Nearly three quarters of people over the age of 10 now own a mobile phone, potentially opening the way to broader internet use, the United Nations said recently.
The UN's International Telecommunication Union has provided its first estimate of regional and global ownership, revealing that 73 percent of the world's population over 10 years of age owned a cellphone in 2022.
"Mobile phones are the most common gateway to internet use, with the percentage of ownership serving as an indicator of internet availability and access," the ITU said as it launched its annual report on global connectivity.
But it cautioned that mobile phone ownership remains higher than internet use - especially in lower-income countries, with broadband usually more expensive than cellular-only services.
The ITU found that mobile phone ownership had grown steadily in recent years, estimating it had risen from under 67 per cent in 2019.
The online population also saw a big "bump" up in 2020 during the first year of the Covid-19 pandemic, ITU senior economist Thierry Geiger told AFP.
Unsurprisingly, ownership was highest in wealthy countries, where 95 percent of people currently own a mobile phone, and lowest in low-income countries, where only 49 per cent do, the ITU said.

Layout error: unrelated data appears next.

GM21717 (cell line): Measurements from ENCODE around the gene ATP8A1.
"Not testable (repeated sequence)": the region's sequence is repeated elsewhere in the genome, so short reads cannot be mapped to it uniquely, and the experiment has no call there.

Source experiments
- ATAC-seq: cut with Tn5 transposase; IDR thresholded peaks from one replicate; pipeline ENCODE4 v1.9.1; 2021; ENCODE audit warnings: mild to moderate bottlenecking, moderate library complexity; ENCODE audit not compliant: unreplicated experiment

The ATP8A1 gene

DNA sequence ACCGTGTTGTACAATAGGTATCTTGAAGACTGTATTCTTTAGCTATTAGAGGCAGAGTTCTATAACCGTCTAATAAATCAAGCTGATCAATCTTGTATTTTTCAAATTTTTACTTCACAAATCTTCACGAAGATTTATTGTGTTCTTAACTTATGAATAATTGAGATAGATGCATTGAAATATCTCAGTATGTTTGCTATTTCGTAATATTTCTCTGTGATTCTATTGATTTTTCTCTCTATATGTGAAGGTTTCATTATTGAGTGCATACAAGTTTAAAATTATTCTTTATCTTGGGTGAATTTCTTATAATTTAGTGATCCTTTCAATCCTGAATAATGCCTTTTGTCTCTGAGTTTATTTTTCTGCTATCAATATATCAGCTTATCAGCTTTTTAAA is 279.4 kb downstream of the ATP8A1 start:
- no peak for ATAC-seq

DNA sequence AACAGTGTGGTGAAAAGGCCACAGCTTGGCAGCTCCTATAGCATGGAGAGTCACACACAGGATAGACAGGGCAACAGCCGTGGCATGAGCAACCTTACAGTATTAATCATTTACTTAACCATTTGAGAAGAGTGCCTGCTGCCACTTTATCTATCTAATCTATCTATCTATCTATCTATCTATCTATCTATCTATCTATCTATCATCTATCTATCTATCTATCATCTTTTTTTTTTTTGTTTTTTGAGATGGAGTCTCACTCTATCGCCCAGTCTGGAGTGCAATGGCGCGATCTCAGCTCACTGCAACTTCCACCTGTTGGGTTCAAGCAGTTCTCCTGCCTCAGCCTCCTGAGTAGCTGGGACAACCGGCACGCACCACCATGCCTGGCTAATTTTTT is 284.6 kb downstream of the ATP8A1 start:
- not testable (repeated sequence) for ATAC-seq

The UN's telecoms agency says roughly a third of the planet has still never been online.
But the online population has been increasing and an estimated 5.3 billion people, or 66 per cent of people worldwide, are now using the internet.
"Access to the internet is increasing, but not as quickly and evenly across the world as it needs to," Doreen Bogdan-Martin, who heads the ITU's telecommunications development division and will soon take over as agency chief, said in the statement.
"Too many people still live in digital darkness."
Estimates of global internet use typically look at the price of mobile-broadband services, which allow users to access the internet from a smartphone and are relatively inexpensive compared to a fixed internet service.
According to Wednesday's report, the global median price of mobile-broadband services dropped from 1.9 per cent of average gross national income (GNI) per capita last year to 1.5 per cent now.
However, the cost still remains too high for the average consumer in most low-income economies, where a basic mobile data plan is estimated to cost nine percent of GNI per capita.
The ITU called on all countries to ensure affordable broadband access, defined as costing less than two per cent of GNI per capita.
While the cost of connectivity appears to be continuing its decline, Geiger warned rising costs for other necessities could force many to move offline.
The ITU report also found a significant gender gap: some 259 million fewer women have access to the internet than men.
Only 63 per cent of women are currently using the internet, compared to 69 per cent of men, it said.